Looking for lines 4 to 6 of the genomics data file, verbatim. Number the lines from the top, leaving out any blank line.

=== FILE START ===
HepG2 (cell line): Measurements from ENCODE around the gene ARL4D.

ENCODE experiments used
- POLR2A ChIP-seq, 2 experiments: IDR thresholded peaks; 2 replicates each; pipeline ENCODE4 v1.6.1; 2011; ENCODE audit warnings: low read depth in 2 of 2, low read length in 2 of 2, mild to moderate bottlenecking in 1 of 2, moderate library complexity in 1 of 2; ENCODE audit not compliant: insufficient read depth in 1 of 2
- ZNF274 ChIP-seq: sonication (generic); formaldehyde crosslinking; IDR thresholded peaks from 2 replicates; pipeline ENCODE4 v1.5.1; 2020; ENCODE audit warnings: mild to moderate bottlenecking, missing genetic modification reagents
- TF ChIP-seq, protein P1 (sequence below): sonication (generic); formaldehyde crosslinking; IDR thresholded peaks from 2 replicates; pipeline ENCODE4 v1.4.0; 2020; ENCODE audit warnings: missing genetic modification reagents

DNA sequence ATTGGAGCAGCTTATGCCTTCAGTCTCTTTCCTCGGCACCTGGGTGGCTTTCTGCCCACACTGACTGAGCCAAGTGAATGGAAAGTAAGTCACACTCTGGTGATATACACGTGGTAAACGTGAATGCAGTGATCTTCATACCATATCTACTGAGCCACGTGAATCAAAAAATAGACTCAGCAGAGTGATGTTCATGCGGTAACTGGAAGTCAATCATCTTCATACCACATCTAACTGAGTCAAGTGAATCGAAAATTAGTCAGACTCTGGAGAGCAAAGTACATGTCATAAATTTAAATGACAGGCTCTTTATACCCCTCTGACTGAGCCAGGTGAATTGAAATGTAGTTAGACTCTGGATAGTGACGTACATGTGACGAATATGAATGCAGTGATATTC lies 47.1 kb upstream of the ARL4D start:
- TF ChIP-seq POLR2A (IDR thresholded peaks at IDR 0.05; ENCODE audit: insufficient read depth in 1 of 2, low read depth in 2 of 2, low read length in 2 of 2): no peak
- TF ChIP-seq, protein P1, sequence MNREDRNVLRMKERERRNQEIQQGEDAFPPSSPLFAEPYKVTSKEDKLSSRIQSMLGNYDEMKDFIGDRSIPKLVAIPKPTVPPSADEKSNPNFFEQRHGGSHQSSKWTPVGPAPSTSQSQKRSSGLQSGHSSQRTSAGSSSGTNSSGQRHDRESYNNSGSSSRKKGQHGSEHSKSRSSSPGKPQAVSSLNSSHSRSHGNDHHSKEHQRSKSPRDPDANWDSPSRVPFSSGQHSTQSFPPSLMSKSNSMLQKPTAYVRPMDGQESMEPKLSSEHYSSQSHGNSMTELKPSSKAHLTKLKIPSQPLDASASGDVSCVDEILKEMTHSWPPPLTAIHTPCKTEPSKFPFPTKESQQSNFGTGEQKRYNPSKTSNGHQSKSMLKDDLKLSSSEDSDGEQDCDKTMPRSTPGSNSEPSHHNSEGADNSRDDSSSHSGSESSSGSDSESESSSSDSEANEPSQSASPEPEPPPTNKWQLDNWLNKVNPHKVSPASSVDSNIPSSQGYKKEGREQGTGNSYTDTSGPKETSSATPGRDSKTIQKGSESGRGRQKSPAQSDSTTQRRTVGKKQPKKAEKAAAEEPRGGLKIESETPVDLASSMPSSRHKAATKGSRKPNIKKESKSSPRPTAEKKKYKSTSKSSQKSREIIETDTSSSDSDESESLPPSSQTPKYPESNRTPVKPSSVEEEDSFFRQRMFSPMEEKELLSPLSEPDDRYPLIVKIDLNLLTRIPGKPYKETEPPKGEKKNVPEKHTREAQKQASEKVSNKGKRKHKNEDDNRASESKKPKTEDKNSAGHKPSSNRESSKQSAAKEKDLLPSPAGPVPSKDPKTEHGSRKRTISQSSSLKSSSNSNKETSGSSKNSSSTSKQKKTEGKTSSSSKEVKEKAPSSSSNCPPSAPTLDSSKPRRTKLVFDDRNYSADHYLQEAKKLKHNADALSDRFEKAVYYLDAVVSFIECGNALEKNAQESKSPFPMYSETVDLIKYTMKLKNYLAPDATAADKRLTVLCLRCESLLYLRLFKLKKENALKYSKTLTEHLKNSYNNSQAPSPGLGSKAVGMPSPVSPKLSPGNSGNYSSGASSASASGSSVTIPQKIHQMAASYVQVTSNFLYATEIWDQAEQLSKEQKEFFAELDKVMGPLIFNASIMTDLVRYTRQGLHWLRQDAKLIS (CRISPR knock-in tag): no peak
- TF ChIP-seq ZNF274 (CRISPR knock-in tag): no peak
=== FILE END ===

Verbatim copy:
- ZNF274 ChIP-seq: sonication (generic); formaldehyde crosslinking; IDR thresholded peaks from 2 replicates; pipeline ENCODE4 v1.5.1; 2020; ENCODE audit warnings: mild to moderate bottlenecking, missing genetic modification reagents
- TF ChIP-seq, protein P1 (sequence below): sonication (generic); formaldehyde crosslinking; IDR thresholded peaks from 2 replicates; pipeline ENCODE4 v1.4.0; 2020; ENCODE audit warnings: missing genetic modification reagents

DNA sequence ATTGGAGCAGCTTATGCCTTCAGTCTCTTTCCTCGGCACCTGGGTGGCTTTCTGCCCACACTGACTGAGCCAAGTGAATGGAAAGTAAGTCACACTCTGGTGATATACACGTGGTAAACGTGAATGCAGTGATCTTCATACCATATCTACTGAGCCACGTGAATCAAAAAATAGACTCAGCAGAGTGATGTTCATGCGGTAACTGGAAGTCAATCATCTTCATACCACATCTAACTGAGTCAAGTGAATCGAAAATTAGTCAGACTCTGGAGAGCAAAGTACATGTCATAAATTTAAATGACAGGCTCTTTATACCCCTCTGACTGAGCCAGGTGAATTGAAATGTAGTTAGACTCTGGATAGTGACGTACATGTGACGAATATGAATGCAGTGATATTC lies 47.1 kb upstream of the ARL4D start: